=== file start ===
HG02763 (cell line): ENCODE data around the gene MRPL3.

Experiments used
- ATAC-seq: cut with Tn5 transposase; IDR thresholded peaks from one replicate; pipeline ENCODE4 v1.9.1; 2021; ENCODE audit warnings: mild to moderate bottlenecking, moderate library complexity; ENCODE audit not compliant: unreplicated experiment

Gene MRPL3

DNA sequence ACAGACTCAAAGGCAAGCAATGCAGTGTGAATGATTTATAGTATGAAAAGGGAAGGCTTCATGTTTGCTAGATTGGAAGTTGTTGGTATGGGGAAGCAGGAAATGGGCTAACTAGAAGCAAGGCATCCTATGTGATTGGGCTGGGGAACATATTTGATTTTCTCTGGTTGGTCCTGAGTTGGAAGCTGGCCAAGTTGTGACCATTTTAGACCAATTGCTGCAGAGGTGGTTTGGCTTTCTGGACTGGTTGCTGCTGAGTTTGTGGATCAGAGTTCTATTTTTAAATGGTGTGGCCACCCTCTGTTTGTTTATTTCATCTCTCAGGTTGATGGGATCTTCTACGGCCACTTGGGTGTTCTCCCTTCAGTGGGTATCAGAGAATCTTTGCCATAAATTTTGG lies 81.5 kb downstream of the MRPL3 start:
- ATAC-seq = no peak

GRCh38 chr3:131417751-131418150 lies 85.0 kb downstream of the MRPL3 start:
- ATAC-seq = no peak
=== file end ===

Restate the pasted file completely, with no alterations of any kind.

HG02763 (cell line): ENCODE data around the gene MRPL3.

Experiments used
- ATAC-seq: cut with Tn5 transposase; IDR thresholded peaks from one replicate; pipeline ENCODE4 v1.9.1; 2021; ENCODE audit warnings: mild to moderate bottlenecking, moderate library complexity; ENCODE audit not compliant: unreplicated experiment

Gene MRPL3

DNA sequence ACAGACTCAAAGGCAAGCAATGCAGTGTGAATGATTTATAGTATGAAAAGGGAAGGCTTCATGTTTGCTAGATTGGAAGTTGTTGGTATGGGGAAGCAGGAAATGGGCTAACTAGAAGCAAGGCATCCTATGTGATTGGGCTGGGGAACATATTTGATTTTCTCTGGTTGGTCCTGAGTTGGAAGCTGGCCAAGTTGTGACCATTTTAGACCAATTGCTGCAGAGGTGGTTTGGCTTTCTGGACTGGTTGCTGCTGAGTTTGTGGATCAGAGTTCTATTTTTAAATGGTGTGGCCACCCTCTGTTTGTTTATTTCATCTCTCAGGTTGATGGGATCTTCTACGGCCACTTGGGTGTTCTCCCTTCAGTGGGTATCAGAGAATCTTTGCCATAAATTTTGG lies 81.5 kb downstream of the MRPL3 start:
- ATAC-seq = no peak

GRCh38 chr3:131417751-131418150 lies 85.0 kb downstream of the MRPL3 start:
- ATAC-seq = no peak